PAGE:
Property management is an important part of being a landlord. Whether you’re looking for tenants for your first rental or already have multiple homes to rent, knowing the condition of the rental prior to a new tenant moving in is crucial to protect both parties. The checklist we put together provides a document with all identifying information, a detailed breakdown of the condition of the home room by room, and signatures as proof of what was documented.
The benefit of having a move-in checklist is tenants have the ability to address any problems they may see with the rental, such as dinged walls or torn window screens. New tenants don’t want to be responsible for damage to a rental that happened before they moved in and landlords need to know what damage, if any, is present at the time of renters move in.
The move-in checklist provides valuable information about when the tenant moves out as well. Any damage above or beyond regular wear and tear is the responsibility of the tenant, and the landlord is able to deduct any repair or replacement costs from the tenant’s deposit. Without a checklist like this, there is no way to determine when the damage occurred.
Important Details to Have on a Move-In Checklist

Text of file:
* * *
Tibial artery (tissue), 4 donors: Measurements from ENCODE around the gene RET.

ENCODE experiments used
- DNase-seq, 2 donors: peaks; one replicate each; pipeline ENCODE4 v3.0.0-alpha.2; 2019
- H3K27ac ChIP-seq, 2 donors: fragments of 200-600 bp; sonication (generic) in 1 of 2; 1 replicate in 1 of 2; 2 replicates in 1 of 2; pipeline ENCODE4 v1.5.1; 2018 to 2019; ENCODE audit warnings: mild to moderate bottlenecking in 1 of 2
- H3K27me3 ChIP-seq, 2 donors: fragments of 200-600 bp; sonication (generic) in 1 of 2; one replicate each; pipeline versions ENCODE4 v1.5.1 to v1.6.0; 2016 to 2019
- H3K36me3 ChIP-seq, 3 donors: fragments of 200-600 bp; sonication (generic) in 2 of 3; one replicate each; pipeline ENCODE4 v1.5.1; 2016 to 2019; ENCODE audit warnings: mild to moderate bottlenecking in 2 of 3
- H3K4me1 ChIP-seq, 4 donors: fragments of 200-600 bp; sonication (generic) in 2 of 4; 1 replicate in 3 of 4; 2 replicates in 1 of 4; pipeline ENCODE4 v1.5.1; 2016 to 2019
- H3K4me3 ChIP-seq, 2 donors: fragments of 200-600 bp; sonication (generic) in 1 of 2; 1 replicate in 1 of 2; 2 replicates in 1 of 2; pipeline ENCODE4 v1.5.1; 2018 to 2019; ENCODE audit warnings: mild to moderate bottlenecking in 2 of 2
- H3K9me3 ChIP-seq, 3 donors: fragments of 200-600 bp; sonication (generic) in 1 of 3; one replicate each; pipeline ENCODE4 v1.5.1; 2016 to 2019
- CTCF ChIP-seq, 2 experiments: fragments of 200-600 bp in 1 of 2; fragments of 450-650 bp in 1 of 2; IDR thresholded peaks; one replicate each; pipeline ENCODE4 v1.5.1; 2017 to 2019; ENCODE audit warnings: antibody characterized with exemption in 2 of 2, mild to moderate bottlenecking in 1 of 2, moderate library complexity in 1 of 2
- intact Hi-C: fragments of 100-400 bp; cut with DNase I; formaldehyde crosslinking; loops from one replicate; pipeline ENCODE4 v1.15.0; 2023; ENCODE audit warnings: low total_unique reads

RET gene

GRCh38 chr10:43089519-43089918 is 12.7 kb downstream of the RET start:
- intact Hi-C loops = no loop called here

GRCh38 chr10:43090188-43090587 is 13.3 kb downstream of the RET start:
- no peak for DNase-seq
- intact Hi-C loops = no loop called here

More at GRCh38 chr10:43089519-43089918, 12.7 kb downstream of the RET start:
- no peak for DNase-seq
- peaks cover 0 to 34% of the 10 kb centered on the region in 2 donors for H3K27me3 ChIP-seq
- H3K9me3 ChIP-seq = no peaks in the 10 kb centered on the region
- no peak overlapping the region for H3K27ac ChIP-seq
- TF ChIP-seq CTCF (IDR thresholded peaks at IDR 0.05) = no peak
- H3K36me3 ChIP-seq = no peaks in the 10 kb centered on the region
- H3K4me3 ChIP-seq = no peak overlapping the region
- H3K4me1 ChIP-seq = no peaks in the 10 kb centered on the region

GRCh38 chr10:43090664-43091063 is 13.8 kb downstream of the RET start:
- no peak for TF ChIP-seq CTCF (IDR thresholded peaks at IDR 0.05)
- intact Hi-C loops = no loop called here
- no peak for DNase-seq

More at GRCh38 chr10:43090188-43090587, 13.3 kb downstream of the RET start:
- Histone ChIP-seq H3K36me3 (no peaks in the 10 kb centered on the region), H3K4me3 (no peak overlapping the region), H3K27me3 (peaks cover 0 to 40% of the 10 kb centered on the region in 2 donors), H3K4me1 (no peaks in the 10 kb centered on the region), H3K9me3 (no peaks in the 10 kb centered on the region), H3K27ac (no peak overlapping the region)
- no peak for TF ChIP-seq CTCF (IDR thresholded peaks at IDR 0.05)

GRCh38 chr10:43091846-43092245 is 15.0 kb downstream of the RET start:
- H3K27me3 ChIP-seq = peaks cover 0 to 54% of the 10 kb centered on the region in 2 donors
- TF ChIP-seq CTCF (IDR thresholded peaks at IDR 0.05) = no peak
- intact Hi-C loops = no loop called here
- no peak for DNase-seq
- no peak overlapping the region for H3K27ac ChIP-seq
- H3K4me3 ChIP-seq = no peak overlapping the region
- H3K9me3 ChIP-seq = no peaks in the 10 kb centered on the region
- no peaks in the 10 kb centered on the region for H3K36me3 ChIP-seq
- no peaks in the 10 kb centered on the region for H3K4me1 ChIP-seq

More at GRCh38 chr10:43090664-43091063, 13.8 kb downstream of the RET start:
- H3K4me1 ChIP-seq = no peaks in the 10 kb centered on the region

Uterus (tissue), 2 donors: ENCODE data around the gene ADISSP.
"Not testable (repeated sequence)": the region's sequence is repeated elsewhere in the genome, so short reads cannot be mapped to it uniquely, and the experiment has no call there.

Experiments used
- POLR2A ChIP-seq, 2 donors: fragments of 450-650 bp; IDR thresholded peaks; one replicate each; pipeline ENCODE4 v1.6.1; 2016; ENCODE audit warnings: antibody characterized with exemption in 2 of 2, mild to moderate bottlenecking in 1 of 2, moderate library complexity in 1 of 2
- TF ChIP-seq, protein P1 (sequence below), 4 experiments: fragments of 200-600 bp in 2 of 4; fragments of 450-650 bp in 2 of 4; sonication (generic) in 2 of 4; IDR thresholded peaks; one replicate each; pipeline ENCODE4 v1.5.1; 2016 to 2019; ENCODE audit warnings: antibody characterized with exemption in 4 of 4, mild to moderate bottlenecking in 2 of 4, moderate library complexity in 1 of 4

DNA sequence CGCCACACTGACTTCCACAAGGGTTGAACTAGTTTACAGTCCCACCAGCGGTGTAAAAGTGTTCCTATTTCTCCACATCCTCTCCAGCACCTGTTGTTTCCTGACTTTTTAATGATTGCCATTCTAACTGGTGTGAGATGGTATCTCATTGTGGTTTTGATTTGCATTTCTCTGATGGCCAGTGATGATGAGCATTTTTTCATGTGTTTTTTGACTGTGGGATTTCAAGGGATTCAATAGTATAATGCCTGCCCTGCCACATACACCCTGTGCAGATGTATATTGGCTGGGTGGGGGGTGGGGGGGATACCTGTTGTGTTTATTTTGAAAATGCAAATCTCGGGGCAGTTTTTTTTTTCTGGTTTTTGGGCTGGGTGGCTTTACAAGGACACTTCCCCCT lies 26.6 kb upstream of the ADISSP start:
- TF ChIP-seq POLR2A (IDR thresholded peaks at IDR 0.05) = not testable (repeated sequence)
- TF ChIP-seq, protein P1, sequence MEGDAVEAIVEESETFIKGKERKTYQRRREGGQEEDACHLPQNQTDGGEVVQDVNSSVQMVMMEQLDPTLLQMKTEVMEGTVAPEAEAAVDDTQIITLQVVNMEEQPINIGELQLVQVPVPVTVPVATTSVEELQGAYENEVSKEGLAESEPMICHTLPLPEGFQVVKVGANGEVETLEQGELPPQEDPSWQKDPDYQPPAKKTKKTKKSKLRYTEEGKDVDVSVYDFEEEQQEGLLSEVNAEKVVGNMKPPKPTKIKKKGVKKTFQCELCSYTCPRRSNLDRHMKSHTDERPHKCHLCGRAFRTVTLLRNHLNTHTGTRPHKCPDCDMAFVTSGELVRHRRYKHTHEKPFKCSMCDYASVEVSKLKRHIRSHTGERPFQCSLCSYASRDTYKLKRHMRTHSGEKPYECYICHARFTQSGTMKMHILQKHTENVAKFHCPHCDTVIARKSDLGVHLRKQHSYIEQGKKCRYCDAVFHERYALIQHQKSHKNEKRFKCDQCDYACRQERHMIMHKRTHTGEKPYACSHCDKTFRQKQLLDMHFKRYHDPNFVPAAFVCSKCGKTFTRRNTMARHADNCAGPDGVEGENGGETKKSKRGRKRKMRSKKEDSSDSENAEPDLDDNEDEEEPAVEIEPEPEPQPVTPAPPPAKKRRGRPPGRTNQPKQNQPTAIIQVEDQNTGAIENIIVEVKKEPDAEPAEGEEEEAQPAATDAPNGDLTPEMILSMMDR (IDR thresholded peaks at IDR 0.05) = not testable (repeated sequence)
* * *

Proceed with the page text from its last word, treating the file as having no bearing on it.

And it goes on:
The move-in checklist should include the tenant’s name, the address of the property, the move-in date, and the date the inspection was done. The checklist should have a separate section for each room clearly labeled (such as Kitchen, Bedroom #1, Bedroom #2, etc.). Also, each room’s section should have every item to be checked on the form. The checklist should include a signature line for the tenant to sign once the form has been filled out.
What a Move-In Checklist Should Include
The move-in checklist should include a separate section for each room with a reference to what is in the room and a place to detail the condition of it. Most rooms will include flooring, windows and coverings, light fixtures, walls and ceiling, doors, locks, smoke and carbon monoxide detectors, and any furniture that may be in the room. Bathrooms and the kitchen should list cabinets, countertops, and any sinks or baths. Kitchen appliances should be listed under the kitchen section as well - not to mention any other rooms where appliances are applicable.
A Move-Out Checklist
The same form can be used when the tenant moves out, and both forms can be compared to see what, if any, additional damage is present at the time the tenant moves out. These simple forms can ease the mind of any landlord as they are signed documents detailing the condition of the rental prior to move in and at the time the tenant moves out. Also, landlords also have the option of videotaping the rental prior to a tenant moving in as further proof of the condition of the rental.
If you enjoy the ROI of owning investment properties but are tired of being a landlord, let the professionals at Stars & Stripes Homes do the work for you. We understand all aspects of property management and can manage your properties for you, thus giving you more time to do the things you’d rather be doing.